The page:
Where students make errors, they should not be told the correct answer but should be encouraged to identify where they went wrong and then correct the error themselves. That way, they are less likely to repeat the error, will learn the relevant concepts more quickly, and will gain confidence from “owning” their work and knowing that they are in fact capable of perfect scores through their own efforts.
Coaching, not teaching
There is a limit to how much a parent or teacher can teach a child but no limit on how far a student can progress with independent learning. Independent learning is the key to achieving one’s full potential. To nurture truly independent learners, parents and teachers should therefore avoid “over-teaching” their students. Instead they should aim to act as a “coach” or “guide”.
A child learns better from doing a task (whether a practical task such as walking or an academic task such as long multiplication) than from listening to a detailed exposition on how to perform the task. Imagine an adult trying to explain to an 18-month-old the mechanics and physics involved in walking before then telling the child to stand up and walk! Provided the student has (through the above step-by-step approach to mastery) developed the basic building blocks and necessary study skills and has mastered all the necessary prior concepts, he or she will be able to apply those skills and concepts to new problems and situations, just as the child who has learned to walk will be able to apply this mastery to enable him or her to learn how to run.
So what is the role of a parent or teacher? Here are some thoughts:
a) provide the appropriate physical environment to enable the student to learn independently – a quiet time and place to concentrate;
b) assess the student’s current ability level (both academic ability and study skills) and set work at the “just right” level for the student;
c) promptly mark the work and any corrections, monitor progress, and act on feedback from the student and from his or her daily work;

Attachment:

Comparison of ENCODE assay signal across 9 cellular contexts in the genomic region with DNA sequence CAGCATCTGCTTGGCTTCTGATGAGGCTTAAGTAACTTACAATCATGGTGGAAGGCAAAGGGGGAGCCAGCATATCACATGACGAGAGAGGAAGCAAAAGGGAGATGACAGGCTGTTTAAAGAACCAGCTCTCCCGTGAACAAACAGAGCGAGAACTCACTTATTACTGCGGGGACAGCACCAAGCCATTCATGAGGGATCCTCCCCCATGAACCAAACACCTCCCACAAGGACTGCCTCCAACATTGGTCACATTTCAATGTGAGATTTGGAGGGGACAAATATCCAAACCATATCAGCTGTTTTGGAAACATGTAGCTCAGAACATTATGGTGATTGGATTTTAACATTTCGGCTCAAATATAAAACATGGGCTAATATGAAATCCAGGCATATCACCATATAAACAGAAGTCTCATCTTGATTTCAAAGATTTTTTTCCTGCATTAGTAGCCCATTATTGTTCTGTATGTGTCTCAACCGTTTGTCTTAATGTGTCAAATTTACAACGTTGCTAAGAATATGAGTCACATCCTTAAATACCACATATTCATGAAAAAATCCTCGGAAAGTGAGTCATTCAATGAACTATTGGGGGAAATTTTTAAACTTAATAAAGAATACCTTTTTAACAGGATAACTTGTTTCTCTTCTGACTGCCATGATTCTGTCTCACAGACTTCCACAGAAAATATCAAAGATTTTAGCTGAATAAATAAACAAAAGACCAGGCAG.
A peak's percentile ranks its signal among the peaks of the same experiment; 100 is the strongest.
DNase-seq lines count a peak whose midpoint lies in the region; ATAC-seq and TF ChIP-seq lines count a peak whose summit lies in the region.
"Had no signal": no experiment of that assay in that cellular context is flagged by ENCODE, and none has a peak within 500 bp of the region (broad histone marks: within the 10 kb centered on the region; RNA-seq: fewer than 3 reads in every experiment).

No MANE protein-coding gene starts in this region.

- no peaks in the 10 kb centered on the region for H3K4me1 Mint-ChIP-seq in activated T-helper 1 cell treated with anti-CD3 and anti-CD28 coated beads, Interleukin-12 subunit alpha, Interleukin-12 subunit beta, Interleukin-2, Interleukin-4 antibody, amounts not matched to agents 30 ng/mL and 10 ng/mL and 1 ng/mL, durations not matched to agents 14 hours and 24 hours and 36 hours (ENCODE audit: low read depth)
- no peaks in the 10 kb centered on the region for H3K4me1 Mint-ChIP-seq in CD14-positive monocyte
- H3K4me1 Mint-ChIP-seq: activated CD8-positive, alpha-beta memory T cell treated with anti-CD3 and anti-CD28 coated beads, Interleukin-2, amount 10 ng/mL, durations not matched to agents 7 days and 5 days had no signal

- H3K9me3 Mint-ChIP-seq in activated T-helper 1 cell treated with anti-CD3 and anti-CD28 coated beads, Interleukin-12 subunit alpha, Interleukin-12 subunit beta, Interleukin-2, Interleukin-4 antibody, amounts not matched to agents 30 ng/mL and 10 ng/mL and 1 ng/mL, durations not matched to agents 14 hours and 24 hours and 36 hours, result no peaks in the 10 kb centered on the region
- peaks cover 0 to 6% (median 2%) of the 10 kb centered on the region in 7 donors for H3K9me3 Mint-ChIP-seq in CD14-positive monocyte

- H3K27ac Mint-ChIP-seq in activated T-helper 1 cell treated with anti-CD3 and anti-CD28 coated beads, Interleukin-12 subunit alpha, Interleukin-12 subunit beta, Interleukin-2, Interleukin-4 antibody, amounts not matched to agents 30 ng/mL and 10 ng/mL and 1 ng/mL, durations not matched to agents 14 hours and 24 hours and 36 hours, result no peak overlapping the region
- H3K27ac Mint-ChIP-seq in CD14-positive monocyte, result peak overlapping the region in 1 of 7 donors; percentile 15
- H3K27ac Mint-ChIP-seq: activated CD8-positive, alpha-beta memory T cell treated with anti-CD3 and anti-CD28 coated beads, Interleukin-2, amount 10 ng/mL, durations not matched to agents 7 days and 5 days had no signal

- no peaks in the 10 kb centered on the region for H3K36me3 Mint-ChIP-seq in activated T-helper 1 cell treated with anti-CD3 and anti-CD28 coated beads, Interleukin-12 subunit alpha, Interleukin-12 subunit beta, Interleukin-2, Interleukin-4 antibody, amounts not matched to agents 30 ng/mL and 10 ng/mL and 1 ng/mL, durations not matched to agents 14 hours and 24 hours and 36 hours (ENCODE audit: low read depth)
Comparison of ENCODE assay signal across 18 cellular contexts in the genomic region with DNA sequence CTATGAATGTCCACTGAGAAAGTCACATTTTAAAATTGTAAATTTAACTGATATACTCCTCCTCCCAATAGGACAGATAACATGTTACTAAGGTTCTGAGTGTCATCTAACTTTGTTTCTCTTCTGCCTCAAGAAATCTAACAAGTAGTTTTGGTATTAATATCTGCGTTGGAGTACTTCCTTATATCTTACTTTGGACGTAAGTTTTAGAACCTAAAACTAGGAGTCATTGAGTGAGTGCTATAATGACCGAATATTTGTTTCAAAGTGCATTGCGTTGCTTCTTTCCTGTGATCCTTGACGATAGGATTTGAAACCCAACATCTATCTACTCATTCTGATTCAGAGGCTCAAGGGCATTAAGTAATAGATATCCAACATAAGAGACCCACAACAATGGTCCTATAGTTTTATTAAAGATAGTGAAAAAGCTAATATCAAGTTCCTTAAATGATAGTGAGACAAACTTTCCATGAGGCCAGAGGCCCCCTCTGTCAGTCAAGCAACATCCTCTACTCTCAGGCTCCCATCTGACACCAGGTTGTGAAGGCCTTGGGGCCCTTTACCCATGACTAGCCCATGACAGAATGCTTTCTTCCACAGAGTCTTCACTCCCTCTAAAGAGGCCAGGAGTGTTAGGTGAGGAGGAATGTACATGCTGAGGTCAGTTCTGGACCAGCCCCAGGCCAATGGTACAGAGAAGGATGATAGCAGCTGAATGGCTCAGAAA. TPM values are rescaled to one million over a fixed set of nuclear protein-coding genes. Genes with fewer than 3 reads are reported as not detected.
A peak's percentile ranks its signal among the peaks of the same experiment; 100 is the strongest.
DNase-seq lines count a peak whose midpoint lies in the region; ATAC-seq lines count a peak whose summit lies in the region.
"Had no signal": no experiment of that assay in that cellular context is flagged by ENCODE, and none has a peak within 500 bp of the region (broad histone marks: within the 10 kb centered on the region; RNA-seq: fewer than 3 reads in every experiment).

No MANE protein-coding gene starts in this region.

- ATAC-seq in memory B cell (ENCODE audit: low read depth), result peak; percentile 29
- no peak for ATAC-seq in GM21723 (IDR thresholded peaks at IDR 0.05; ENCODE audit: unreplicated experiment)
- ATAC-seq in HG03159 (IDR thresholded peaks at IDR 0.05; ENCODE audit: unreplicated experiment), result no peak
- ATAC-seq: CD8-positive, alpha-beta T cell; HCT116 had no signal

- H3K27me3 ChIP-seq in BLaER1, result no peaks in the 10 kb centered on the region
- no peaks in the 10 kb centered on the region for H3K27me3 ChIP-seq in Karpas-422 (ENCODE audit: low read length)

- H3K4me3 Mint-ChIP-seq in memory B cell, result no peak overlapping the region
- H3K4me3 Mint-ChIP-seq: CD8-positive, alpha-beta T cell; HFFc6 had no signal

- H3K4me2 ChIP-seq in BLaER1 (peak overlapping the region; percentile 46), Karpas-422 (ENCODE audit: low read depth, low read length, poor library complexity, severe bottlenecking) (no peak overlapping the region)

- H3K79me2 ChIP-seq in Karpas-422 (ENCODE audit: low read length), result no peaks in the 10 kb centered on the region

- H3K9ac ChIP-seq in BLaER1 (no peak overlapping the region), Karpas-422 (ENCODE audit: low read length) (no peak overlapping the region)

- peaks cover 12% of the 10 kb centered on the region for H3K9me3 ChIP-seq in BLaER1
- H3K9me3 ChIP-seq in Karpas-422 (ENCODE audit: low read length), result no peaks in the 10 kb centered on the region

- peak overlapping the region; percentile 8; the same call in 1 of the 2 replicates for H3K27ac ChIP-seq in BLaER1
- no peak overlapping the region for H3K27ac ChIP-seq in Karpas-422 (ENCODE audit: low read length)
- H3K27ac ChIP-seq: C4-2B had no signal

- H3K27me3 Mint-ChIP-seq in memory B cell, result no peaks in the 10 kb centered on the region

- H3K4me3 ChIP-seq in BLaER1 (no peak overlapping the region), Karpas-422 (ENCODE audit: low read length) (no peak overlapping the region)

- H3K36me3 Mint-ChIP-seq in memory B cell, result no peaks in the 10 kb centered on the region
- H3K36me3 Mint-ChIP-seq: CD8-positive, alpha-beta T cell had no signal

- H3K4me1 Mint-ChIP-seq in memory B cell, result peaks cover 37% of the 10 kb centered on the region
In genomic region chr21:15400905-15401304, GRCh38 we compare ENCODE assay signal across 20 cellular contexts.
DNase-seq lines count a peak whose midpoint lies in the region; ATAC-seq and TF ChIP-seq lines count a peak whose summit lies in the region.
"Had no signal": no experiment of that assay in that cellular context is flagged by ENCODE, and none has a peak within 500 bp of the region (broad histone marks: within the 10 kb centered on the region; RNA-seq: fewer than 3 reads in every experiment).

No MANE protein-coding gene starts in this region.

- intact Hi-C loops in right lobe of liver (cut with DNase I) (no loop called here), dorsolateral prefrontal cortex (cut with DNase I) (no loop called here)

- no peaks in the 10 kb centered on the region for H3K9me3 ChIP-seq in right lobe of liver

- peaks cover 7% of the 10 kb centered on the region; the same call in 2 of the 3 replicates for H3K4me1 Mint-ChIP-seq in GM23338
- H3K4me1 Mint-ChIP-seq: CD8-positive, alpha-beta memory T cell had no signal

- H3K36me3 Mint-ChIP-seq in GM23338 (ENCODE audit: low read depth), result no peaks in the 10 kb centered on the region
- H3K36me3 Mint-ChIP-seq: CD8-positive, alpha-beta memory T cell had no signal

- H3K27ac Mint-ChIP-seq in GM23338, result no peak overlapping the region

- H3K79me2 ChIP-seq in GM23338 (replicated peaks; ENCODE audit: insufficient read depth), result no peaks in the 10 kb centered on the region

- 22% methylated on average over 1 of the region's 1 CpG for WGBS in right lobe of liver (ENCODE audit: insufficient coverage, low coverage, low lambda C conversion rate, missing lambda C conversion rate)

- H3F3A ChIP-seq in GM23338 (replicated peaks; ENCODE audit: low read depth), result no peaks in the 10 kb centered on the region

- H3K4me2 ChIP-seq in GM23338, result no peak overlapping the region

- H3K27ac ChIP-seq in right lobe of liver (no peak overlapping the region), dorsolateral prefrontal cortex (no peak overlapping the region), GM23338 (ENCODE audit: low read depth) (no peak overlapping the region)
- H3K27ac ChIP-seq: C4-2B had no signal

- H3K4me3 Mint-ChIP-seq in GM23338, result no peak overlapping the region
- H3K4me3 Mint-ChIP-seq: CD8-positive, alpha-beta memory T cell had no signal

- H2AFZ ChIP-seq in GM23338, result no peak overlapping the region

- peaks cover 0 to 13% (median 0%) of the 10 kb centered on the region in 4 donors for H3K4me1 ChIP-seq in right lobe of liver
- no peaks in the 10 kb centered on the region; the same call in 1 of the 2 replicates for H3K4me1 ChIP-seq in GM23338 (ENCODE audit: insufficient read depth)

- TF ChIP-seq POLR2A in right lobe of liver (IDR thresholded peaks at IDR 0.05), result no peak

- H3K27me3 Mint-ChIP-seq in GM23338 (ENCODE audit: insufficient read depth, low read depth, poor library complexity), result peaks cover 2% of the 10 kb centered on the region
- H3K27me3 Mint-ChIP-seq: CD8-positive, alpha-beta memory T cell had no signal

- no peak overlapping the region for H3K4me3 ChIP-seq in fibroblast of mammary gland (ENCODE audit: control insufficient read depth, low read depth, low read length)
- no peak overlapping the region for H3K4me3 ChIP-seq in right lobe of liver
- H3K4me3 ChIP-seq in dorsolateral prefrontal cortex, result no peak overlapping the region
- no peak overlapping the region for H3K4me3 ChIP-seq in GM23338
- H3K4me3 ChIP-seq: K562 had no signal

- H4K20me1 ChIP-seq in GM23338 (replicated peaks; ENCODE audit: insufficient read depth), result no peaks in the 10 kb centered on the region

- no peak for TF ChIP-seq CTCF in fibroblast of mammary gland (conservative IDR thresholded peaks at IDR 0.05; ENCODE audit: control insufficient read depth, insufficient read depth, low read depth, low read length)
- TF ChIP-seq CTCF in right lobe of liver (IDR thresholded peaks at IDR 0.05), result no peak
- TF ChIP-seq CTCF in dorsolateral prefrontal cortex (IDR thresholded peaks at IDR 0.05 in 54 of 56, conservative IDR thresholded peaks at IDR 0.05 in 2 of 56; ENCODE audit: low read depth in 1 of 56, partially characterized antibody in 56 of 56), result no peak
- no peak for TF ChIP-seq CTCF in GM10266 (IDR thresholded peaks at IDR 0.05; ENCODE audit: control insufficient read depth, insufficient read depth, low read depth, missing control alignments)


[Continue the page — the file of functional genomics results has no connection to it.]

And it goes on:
d) emphasize the study skills the student will need and model those skills for the student to emulate, including encouraging the daily study habit;
e) encourage and praise the student, provide positive reinforcement and rewards, avoid negative or unconstructive criticism, give constructive feedback, set achievable goals and reassure the student that he or she has the ability to achieve these goals;
f) rather than giving answers, guide the student towards the answer, reminding him or her of the skills and concepts he or she has already mastered which might help in answering the question;
g) keep positive and focused on the long-term – by definition step-by-step mastery does not happen overnight, although there are daily rewards from each small step.
With early learners, there is of course a need for some one-to-one teaching – the correct way to hold a pencil, the correct formation of letters and numbers, the correct pronunciation of phonic sounds, modelling how to blend sounds together, how to count objects. But even children as young as 4 or 5 can be encouraged to begin the journey towards independent learning. The earlier they start to take ownership of their study – turning the page on their own, writing or tracing independently, organising their work, writng their own start and finish times – the sooner they will reap the benefits and begin building the confidence in their own abilities that will take them far.
Education does not mean stuffing facts into students’ minds so that they can pass this or that exam. Whilst it is important to have a goal to aim for, passing exams should not be the sole aim of education. The word itself comes from the Latin “educare” which means “to lead forth”. As educators, our role is to “lead forth” our students from dependence to increasing independence and equip them with the necessary tools to become independent and well-adjusted adults. Nurturing independent learners is thus one of the key components of a successful system of education.
Anna Dalglish, Maths and English Instructor
Kumon Guildford North Study Centre